A survey of 2,200 Federal workers released yesterday by the American Federation of Government Employees (AFGE) revealed that most Feds feel unsafe returning to on-site work and believe agencies are not doing enough to protect them.

About half of the respondents surveyed are currently working remotely. Of the remote employees, 79 percent said they feel unsafe returning to work, while 73 percent of workers now working on-site do not think their agency is taking necessary precautions to keep them safe.

Half of the remote respondents (51 percent) said that their worksites are beginning to require employees to return on-site, but only 47 percent said that their employer had communicated a plan for executing the return safely. Of the Feds already working on site, 69 percent said that their worksites have a safety plan in place, but 70 percent do not believe that the plan is being followed.

“These results illustrate the significant issues and concerns Federal employees are facing in performing their jobs safely during this unprecedented pandemic, and they highlight the lack of resources and support being provided by Federal agencies,” AFGE National President Everett Kelley said. He called for Federal legislation that would continue telework, provide protective equipment, ensure agencies are adhering to health and safety guidelines, and include workers in decisions about workplace safety.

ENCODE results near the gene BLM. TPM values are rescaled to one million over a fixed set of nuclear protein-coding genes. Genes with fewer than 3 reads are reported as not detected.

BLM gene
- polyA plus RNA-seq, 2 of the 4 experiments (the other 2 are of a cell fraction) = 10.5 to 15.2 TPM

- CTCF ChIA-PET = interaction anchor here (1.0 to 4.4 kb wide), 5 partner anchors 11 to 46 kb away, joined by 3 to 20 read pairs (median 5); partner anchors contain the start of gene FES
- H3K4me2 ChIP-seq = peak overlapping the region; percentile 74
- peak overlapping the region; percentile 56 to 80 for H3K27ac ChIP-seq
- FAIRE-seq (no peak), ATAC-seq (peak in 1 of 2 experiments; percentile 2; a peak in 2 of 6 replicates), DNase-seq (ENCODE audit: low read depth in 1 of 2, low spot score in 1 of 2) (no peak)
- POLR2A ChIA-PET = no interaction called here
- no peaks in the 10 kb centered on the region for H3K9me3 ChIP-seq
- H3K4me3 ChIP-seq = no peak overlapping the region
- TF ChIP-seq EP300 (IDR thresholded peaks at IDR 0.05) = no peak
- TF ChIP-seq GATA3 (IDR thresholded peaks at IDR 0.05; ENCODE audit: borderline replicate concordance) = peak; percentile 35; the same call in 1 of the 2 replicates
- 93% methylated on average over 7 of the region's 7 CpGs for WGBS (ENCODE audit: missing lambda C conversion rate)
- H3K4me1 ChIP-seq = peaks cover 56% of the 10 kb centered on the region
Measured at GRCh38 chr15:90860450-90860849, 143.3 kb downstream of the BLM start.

In July, AFGE demonstrated support for legislation introduced by Sen. Brian Schatz, D-Hawaii, that would establish labor task forces to provide Federal workers with an outlet to express needs for personal protective equipment and establish health precautions for returning to the workplace.

AFGE warned against opening Federal worksites prematurely in April. The union wrote that Office of Management and Budget and Office of Personnel Management memos at the time instructing agencies on reopening put Americans at risk of illness and potentially death.

According to the AFGE survey, one-third of remote workers said they are confident their employer will be able to ensure workplace safety, and 56 percent of workers on-site requiring personal protective equipment said that their workplace has adequate supplies. Feds also reported gaps in mental health services provided by agencies to help cope with the pandemic and in their ability to care for children or other family members given current resources.

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Katie Malone
Katie Malone
Katie Malone is a MeriTalk Staff Reporter covering the intersection of government and technology.